Digital transaction costs include “transaction fees, transfer taxes, and commissions (Prop. Reg. Sec. 1.1001-7(B)(2)(i)).” They are considered “any amount paid in cash or property to effect the disposition or acquisition of a digital asset.” Usually, the digital asset transaction costs are allocated to the disposition. If a digital asset is sold in order to acquire another materially different digital asset, half of the transaction costs paid by the taxpayer are allocated to the sale and the other half is allocated to the basis of the new digital asset.
Basis of Digital Assets
Under Prop. Reg. Sec. 1.1012-1(h), which would amend Treas. Reg. Sec. 1.1012-1, the basis of a digital asset would be “equal to the cost thereof at the date and time of the purchase or exchange, plus any allocable digital asset transaction costs,” as described above. If a digital asset is sold in order to acquire another materially different digital asset, the basis is the cost of the new digital asset plus half of the transaction costs.
Broker Reporting Requirements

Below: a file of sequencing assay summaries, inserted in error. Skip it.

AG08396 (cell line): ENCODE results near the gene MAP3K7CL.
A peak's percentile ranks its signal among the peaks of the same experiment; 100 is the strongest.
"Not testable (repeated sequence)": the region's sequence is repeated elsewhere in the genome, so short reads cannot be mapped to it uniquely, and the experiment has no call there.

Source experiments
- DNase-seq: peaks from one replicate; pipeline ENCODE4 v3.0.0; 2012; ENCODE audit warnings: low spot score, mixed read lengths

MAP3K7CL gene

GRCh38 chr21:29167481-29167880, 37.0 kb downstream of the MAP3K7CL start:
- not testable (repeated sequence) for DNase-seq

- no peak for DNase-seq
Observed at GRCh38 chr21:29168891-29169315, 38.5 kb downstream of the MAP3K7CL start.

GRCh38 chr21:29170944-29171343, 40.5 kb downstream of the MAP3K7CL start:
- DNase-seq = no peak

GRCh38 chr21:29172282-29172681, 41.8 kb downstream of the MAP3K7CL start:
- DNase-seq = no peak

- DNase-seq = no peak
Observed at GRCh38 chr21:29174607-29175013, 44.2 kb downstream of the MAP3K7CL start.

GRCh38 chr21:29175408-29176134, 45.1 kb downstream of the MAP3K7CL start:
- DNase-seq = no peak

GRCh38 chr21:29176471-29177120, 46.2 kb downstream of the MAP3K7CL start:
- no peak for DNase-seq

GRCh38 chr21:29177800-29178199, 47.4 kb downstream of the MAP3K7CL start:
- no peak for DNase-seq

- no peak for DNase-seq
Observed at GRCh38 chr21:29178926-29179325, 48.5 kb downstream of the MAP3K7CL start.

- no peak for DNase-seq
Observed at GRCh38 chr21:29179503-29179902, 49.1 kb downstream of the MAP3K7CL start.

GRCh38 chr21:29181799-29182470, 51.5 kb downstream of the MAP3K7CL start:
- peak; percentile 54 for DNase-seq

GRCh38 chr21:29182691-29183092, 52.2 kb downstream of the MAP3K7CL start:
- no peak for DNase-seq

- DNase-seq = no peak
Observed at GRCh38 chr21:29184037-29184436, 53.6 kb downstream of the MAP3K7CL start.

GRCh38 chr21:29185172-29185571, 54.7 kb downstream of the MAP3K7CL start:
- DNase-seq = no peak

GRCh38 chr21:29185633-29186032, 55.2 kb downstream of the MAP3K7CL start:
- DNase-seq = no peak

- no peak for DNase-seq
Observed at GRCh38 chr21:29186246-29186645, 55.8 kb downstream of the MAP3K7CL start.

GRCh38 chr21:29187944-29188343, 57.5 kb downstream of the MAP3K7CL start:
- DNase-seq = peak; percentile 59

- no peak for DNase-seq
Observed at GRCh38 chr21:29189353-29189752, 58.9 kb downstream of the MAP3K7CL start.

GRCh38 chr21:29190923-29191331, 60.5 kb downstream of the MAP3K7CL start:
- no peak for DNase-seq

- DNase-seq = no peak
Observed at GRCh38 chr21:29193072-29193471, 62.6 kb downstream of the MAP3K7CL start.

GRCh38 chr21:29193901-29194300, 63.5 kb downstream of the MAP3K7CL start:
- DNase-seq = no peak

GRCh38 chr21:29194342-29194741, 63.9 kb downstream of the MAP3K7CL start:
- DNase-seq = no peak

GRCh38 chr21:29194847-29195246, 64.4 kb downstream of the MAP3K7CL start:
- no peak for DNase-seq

The regulations require those doing business as a broker to provide a return showing each customer reporting information such as the gross proceeds and adjusted basis. Brokers would be defined as “any person who acts as an agent, principal, or middleman to effectuate sales of digital assets,” which would include “digital asset trading platforms, payment processors, hosted wallet providers, and those that offer to redeem digitals assets that they created or issued (Prop. Reg. Sec. 1.6045-1).” Merchants that sell goods and services in return for digital assets would not be considered a broker. Sales would include dispositions of digital assets for cash, stored value cards, broker services, and other digital assets. If digital assets are used to purchase property, these type of real estate transactions would fall under these requirements and those involved with the transaction (attorneys, mortgage lenders) would need to report the required information. Sales would not include when a customer receives digital assets without disposing of something or when a customer received digital assets in return for services.